In a classroom at Cornell in the Spring of 1986 we discussed Gorbachev’s speech at the 27th congress of the Communist Party of the USSR, then taking place in Moscow. I realized the style of the new General Secretary, Mikhail Sergeevich Gorbachev, was going to be very different than his predecessors. And I had an inkling that the field of study in which I was getting a diploma – “Soviet Government,” aka Kremlinology – was about to become a whole lot more interesting.
So, spending an afternoon this month with Gorbachev at his foundation in Moscow, along with other giants from the Cold War – Foreign Minister Alexander Bessmertnykh, General Vladimir Dvorkin, and historian and Ronald Reagan confidant Suzanne Massie – was a surreal culmination of a journey I began three decades earlier. The occasion was the publication in Russian of Massie’s recent memoir “Trust But Verify: Russian Lessons for Reagan.”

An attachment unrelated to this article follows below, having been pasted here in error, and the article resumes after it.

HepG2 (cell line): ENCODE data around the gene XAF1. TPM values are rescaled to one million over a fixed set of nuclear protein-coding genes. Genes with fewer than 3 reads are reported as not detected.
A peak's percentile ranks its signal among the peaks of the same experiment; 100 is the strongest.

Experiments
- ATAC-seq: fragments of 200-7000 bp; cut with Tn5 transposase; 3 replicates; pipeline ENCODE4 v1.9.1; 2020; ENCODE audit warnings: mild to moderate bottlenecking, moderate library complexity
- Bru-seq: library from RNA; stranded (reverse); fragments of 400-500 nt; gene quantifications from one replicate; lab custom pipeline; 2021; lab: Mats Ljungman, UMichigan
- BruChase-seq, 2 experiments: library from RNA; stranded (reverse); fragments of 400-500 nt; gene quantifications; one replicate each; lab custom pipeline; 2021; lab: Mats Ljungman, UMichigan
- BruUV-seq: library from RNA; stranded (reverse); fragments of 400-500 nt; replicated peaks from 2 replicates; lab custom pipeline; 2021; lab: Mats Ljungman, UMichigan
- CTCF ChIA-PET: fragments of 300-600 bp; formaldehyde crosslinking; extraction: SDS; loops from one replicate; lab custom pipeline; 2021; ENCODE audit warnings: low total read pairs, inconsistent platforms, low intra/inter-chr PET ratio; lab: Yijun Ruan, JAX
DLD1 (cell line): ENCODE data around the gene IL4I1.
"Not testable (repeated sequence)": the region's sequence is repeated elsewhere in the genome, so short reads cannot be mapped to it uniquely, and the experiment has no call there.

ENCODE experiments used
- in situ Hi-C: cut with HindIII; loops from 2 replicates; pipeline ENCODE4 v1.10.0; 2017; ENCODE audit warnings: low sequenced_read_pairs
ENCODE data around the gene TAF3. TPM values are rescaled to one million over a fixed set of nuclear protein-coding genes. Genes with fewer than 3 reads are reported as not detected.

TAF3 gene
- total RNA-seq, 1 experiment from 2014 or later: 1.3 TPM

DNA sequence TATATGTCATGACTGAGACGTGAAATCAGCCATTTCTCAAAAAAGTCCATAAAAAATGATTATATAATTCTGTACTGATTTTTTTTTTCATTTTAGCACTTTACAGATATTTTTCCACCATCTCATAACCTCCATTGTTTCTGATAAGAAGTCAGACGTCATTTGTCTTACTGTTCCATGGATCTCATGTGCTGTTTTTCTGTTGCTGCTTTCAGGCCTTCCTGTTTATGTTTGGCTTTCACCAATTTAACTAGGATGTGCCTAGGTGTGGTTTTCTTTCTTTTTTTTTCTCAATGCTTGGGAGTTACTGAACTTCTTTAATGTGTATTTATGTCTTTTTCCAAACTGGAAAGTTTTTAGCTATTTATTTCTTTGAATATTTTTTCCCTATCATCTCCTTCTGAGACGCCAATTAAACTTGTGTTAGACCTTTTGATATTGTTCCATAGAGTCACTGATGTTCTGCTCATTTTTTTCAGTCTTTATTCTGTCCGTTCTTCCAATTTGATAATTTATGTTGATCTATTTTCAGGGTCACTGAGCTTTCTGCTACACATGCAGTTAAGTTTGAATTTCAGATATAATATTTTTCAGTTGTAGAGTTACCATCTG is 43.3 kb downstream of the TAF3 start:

The full article about the book launch you can read here.
Before she headed back to her home in Maine for the holidays, I had breakfast with Suzanne. We commiserated over the sad state of global affairs and bonded over our love for Russia. When you’ve spent 35 years dedicated to a cause, and then meet someone 35 years your senior who has been working the same cause her whole life, hope easily rekindles.